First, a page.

San Fernando de Dilao (Paco), Manila


The first church in Paco, dedicated to the Purificacion de Nuestra Señora., was made of light materials -- nipa and bamboo -in 1580.  But from 1599 to 1601, it was rebuilt of stone by the inhabitants of Paco, under the able direction of Father Juan de Garrovillas.

On October 3, 1603, it was attacked and burned by rebellious Chinese, but in 1606 was repaired and made into a stone church at the expense of Don Francisco Gomez de Arellano, archdeacon of the Manila Catholic Cathedral, who wished to see an everlasting temple built in Paco.

Then in 1762, it was burned again, this time by the English who occupied Manila.  In 1791, a provisional bamboo and nipa church was constructed and the different pueblos were combined and called San Fernando by order of the Superior Governor.  During the period from 1793 to 1794, the stone convent was constructed under the direction of Father Joaquin Segui.  However, it was repaired in 1854.

The people, nevertheless wished to have a better church. The religious order and the people worked together to realize their desire.  It was in 1800 that the construction of a new and fine temple called "antigua iglesia de Paco” begun under the direction of Father Bernardo de la Concepcion.  It was completed in 1814.  From 1839 to 1841 the church tower was being built under the direction of Father Miguel Richar, who in 1842 directed the casting of a sonorous bell.

In 1852 the church was ruined by the earthquake of that year, and in 1880 both church and convent were completely destroyed by the great upheaval of that year.  This was a great loss to the people of Paco.  The reconstruction of the church by Father Gilberto Martin commenced in 1881 from tile alms and donations given by the people as well as from the kind help of a Spaniard, Don Manuel Perez, who donated all the galvanized iron used in the construction of the church.  When it was about to be completed, it was partly destroyed by a typhoon in 1892.  The reconstruction was completed in 1896, under the direction of Father Gilberto who labored with zeal as a Christian missionary and benefactor.

This last Paco Church constructed under the Spanish regime was built of stone and wood.  The altars were magnificent. The dome presented an aspect of grandeur with its splendid glass windows all around.  The church was famous for its ancient Santo Sepulchro which was visited by those devout Catholics during Fridays and Lenten seasons.  But unfortunately, during the Filipino-American war, the church was bombarded and completely burned together with the costly and much venerated image of the Santo Sepulcro, on February 5, 1899.  This was felt to be a great loss by the people of the community.  Only some parts of the same basement of the old church remained while the rest was completely devoured by the hungry flames.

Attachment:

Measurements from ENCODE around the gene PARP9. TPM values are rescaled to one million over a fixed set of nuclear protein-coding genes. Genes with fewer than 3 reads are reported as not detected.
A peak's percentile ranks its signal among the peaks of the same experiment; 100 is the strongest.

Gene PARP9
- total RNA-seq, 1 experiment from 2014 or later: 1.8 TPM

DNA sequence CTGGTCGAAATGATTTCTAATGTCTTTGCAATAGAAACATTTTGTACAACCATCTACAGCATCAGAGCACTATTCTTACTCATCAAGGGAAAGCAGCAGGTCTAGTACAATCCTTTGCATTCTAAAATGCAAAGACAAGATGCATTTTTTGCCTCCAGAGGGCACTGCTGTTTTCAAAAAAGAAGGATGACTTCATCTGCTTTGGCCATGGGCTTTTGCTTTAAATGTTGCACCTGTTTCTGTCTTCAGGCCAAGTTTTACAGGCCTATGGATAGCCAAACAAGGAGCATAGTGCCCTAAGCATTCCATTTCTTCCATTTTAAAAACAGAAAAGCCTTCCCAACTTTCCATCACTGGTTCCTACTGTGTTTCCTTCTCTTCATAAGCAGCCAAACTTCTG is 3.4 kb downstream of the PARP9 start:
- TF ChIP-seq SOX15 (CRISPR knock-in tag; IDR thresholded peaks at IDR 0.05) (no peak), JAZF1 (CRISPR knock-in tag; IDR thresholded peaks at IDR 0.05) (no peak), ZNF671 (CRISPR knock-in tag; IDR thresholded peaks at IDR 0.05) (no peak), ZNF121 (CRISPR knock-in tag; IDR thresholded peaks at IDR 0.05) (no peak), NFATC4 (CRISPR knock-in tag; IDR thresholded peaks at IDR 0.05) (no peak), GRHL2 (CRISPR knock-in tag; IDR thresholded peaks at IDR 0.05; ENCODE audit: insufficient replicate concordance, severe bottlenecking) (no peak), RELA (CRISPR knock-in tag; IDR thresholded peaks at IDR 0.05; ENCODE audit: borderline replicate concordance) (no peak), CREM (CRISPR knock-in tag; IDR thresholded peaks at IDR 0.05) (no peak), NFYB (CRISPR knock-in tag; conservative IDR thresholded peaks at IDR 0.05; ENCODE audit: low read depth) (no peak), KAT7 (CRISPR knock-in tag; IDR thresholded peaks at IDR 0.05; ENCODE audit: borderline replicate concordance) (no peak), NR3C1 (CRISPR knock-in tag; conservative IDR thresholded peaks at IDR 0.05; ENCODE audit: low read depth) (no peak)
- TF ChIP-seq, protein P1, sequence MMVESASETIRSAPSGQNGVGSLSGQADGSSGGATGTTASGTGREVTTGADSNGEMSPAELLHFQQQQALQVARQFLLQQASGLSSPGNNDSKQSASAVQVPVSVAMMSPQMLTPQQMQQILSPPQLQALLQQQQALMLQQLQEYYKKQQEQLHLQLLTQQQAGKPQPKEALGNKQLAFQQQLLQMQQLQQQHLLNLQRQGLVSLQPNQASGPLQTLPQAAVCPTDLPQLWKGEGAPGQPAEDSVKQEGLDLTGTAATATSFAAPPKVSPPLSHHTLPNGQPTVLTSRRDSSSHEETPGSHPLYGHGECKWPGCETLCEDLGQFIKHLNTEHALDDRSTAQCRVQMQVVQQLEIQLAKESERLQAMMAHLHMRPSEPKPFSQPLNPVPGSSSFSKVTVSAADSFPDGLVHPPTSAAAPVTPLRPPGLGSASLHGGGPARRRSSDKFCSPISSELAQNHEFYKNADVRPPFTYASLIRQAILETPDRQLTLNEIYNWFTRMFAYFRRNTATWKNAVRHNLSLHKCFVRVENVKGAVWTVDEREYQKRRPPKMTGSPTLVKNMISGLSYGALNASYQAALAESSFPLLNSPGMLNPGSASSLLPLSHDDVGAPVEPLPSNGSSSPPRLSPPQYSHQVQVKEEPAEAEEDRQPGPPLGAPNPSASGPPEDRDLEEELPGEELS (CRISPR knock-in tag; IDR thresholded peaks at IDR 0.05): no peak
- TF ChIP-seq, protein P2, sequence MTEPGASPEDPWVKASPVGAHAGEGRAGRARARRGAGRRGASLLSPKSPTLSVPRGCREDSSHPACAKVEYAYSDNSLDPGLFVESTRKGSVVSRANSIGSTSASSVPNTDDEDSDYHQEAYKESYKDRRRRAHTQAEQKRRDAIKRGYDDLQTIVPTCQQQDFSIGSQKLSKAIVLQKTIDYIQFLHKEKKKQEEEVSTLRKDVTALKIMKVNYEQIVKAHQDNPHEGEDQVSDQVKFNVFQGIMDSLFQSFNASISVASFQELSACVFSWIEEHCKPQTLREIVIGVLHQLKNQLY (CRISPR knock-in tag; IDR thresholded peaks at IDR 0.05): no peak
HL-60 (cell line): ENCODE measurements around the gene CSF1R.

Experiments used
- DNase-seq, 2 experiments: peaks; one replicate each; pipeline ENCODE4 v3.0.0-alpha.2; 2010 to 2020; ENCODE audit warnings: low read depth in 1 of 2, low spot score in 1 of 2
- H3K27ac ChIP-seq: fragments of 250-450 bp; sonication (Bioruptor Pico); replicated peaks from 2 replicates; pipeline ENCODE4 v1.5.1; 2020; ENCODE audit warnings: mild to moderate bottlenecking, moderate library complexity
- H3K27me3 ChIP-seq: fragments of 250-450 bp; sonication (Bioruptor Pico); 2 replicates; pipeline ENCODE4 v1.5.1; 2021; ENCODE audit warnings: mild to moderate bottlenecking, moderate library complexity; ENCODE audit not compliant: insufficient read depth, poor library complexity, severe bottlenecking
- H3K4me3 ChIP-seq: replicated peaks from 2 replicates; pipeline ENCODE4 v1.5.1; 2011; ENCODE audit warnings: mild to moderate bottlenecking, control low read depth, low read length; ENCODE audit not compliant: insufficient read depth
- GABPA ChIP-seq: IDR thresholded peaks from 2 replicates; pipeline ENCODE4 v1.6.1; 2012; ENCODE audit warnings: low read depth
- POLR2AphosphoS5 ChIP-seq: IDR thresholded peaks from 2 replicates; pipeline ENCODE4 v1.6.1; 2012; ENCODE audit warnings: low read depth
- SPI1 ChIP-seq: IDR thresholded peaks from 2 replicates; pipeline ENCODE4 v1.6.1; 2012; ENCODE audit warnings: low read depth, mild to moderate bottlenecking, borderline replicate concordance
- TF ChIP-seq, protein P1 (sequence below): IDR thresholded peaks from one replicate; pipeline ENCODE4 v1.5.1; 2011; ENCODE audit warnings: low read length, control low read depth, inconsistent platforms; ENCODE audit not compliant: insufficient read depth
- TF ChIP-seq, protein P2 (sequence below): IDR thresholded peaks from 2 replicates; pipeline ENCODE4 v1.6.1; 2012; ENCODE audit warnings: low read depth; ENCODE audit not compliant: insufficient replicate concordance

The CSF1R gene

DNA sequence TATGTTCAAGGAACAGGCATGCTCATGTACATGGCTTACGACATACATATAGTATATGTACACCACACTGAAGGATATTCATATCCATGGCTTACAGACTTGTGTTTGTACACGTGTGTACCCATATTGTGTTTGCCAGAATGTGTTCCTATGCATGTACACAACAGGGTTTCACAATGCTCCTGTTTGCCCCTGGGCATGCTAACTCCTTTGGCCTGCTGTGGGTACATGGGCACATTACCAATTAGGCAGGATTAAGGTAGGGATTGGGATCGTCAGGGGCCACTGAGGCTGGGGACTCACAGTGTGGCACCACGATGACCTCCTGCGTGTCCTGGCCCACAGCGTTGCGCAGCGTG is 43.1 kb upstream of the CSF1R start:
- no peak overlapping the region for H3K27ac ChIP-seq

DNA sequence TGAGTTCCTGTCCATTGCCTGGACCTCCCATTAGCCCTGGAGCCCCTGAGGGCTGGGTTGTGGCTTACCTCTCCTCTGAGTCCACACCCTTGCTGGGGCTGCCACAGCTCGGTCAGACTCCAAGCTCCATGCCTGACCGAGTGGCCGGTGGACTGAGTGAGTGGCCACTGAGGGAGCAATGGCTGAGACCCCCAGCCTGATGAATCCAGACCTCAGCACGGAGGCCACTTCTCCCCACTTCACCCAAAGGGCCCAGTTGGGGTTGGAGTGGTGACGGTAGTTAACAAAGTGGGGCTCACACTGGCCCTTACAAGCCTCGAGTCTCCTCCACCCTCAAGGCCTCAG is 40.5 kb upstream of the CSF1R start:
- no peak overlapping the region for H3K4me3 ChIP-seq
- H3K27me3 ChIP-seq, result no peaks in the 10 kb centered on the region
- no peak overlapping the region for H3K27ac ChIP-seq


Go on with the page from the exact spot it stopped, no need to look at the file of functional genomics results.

In 1908 the Belgian Mission took possession of Paco parish, and in 1910, Father Raymund Esquenet worked hard for the erection of a provisional concrete church near the place where the former one stood.

This church was small.  At the middle altar was the statue of La Candelaria between San Jose on the right and the Sacred Heart of Jesus on right.  Above this statue was a small image of the Holy Child.

Near the main altar, just at the right comer was a small altar that was dedicated to La Candelaria.  The new Santo Sepulcro was on the left side near the main altar and, near this stood the Virgen Dolorosa.  The baptistry was at the left side near the main entrance and the portrait of Saint John the Baptist was placed there also. BACK TO THE TOP


In 1924 the parish priest, Father Jose Billet thought of constructing a new and large concrete church for the district of Paco.  He was able to raise some P40,000 from Sunday collections and donations from parishioners.  It was, however, Father Godofredo Aldenhuijsen who actually pushed through the construction of the church when he was appointed parish priest of Paco. Employing the services of Engineer Marion Karolchuck, a French national, Father Godofredo formally launched the building of the concrete church with an estimated expense of P200,000.

The church took two years to build, 1931 to 1933.  The formal inauguration, however, was made in April, 1934, with Archbishop Michael O'Doherty of Manila officiating.  The huge bell, which was the pride of the pre-war Paco church, was a donation of Father Godofredo's brother in Holland.  It was destroyed in the battle for the liberation of Manila.

Ruined by World War II, Paco Church was reconstructed in 1948 by Father Godofredo through donations and contributions of the parishioners.


Through the years, the church went through a series of renovations and remodeling. When the ceiling was repainted, the cherubims that adorned the dome were coated with plain white. Same with the Jerusalem cross on the ceiling and other trimmings.

In order to make the church cooler and comfortable to the faithful that attends the services, the windows were made bigger. Later, the walls were removed and move outwards. The Stations of the Cross were transferred to the area near the main entrance of the church.

To make the interiors brighter, additional fluorescent lamps were installed to complement the incandescent-lamp lit arañas. Much later, the church lighting were changed to compact fluorescent (CF) lamps.

In 1996, Msgr. Domingo Cirilos commenced a reconstruction project.  To begin with, the communion rail in the church was knocked down and the sanctuary's dark gray granolitic floor was retiled with light-colored marble slabs.  The columns were likewise covered with marble slabs. The whole church was once again repainted and gave the over-all effect of added brightness especially around the sanctuary. The church exterior was also painted.

The ceiling was replaced with arches and painted white. The galvanized iron long-span roof was replaced with tegula tiles after a series of waterproofing works.